Linear algebra book alpha release

The No bullshit guide to linear algebra is almost finished. I know I have been saying something along these lines for almost two years now, but it’s for real this time. Read below for a general preview of the new chapters, and the story about why it took so long to write them.

I was underestimating the creative effort that was needed to “close” the book on a good note. Students having survived through seven chapters of theory (vectors, linear transformations, matrix representations, vector spaces, etc.) deserve to hear about some interesting applications of LA. Makes sense. This was my initial idea around Nov 2014. It took 1.5 years to write the applications chapter because linear algebra has a lot of applications!

I started from a standard list of LA applications, but I wanted to talk about several other topics like probability theory and quantum mechanics. In the end, the book will have three applications chapters, the main of them being:

  • Chapter 8: Applications
    • Balancing chemical equations: this is a standard procedure for finding the stoichiometric coefficients in chemical equations.
    • Input–output models in economics: suppose you have a formula that defines a vector $\vec{v}$, but the coefficient $v_1$ depends on the other coefficients $v_2,v_3,\ldots$. How can you find $\vec{v}$ from this self-referential formula? If the dependence between coefficients is linear, we can express the formula as a matrix equation and solve it using standard linear algebra techniques.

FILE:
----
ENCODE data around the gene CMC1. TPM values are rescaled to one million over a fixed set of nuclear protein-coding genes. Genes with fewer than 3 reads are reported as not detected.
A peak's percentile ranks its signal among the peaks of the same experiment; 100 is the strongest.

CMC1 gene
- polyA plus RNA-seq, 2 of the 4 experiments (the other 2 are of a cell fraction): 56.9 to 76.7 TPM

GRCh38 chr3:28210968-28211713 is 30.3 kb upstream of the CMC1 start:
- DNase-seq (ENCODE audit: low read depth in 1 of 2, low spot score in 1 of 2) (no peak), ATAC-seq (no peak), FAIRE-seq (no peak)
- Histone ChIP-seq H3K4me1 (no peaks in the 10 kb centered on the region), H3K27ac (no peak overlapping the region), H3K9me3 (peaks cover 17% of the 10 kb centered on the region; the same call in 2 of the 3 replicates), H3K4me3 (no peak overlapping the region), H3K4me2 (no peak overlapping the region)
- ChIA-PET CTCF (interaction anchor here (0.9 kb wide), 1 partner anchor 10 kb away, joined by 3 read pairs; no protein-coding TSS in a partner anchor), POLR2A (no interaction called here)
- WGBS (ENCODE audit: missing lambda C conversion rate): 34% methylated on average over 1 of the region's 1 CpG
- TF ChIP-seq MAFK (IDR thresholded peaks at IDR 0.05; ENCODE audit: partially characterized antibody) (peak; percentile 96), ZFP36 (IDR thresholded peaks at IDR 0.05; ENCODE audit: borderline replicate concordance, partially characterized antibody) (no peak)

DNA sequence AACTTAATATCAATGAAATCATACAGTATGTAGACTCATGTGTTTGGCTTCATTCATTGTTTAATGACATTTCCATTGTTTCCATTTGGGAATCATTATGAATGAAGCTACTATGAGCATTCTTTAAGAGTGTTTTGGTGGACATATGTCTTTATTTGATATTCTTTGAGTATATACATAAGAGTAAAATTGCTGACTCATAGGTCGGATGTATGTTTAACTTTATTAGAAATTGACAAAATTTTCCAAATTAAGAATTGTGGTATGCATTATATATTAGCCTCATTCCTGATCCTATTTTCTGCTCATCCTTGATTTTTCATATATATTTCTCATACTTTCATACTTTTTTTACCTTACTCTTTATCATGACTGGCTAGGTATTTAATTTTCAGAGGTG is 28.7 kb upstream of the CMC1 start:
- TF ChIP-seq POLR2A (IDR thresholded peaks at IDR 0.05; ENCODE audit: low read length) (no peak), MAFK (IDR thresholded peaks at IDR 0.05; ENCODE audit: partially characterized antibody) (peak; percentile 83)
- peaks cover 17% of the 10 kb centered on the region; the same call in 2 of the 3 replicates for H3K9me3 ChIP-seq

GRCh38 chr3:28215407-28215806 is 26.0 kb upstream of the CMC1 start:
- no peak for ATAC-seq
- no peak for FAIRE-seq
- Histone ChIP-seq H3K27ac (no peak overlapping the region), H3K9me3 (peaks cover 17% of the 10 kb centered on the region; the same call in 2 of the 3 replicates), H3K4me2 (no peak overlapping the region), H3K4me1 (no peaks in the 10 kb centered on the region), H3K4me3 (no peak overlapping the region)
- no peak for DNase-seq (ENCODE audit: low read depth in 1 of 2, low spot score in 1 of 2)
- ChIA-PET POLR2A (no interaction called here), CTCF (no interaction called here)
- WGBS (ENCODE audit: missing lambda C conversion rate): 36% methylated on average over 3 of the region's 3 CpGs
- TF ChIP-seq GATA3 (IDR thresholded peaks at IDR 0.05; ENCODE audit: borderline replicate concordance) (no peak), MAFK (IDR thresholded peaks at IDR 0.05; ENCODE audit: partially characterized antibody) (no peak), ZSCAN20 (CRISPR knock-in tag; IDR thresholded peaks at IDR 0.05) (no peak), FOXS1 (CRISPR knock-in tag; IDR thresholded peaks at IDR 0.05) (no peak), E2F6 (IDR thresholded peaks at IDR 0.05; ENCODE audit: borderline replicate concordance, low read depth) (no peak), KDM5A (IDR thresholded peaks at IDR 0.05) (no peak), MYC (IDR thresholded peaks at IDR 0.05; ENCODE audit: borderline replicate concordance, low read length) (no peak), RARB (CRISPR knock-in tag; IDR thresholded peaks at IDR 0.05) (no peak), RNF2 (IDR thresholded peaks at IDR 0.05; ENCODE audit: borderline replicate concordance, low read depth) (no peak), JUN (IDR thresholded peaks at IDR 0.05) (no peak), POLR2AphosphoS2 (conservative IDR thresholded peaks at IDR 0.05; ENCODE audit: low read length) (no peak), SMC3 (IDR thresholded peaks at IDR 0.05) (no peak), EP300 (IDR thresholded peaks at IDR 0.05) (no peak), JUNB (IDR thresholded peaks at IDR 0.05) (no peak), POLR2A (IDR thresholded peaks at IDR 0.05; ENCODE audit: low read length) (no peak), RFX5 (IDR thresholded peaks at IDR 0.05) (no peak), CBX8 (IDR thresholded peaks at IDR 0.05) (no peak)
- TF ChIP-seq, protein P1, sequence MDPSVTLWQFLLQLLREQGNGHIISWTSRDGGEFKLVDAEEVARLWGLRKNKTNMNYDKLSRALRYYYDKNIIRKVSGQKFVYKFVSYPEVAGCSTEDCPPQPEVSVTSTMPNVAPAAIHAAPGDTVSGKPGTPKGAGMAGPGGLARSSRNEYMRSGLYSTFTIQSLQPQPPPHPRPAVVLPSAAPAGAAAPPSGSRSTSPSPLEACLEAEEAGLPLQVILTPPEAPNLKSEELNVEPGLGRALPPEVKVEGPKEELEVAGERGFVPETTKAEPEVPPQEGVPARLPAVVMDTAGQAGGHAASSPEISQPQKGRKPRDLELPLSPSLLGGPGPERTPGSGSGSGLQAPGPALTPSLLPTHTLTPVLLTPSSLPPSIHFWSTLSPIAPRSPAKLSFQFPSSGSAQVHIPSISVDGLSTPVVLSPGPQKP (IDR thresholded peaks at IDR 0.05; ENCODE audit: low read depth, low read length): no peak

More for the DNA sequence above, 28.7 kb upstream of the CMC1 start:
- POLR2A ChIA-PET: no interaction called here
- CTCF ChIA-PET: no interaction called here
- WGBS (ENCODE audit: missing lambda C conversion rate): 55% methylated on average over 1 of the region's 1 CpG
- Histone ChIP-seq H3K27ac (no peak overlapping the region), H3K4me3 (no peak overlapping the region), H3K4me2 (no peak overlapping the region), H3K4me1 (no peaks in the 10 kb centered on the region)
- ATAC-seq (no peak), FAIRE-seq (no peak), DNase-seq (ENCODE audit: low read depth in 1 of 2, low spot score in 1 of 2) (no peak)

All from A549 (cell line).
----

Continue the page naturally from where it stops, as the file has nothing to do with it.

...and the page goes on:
• Electric circuits: I did my undergrad in electrical engineering, so for sure I’ll have to discuss solving the systems equations that result what you apply Kirchhoff’s circuit laws in a circuit consisting of batteries and resistors.
    • Graphs: only the basic notion of an adjacency matrix is introduced.
    • Fibonacci sequence: an cool eigendecomposition trick for computing the powers of the matrix $A=\begin{bmatrix} 1 & 1 \\ 1 & 0\end{bmatrix}$, and obtaining a fast way to compute the any term in the Fibonacci sequence.
    • Linear programming is a topic that has nothing to do with linear algebra per se, but also uses. In the end I decided to cut this section from the book, and offer it as a free tutorial on github. It’s worth reading if you’re interested in this stuff, but there’s no need to make everyone read it. Though this tutorial could be a good starting point to discuss other optimization problems, quadratic programming, KKT conditions, etc.
    • Least squares approximate solutions: reuses some material from a past HN comment and adds some more detail and an example least squares fit (thx Plot.ly!).
    • Computer graphics. Writing this section took me about one month. The main slowdown was the fact that I didn’t know anything about computer graphics. After reading a few books I found online, wikipedia, and some online tutorials about 3D programming (WebGL, OpenGL), I was able to put together a compact introduction to homogeneous coordinates and their applications to computer graphics.
    • Cryptography and Error correcting codes. These topics are further from the “main idea” of linear algebra, but I thought it would be cool to show some of the more useful applications of using finite fields $F_q = \{0,1,2,\ldots,q-1\}$.
    • Fourier analysis is the bread-and-butter skill for understanding signal processing. Since the Fourier transform is analogous to a change of basis operation (from the time basis to the frequency basis), I figured I can cover this too. In particular I found a nice motivating example that introduces the “family of orthogonal functions.”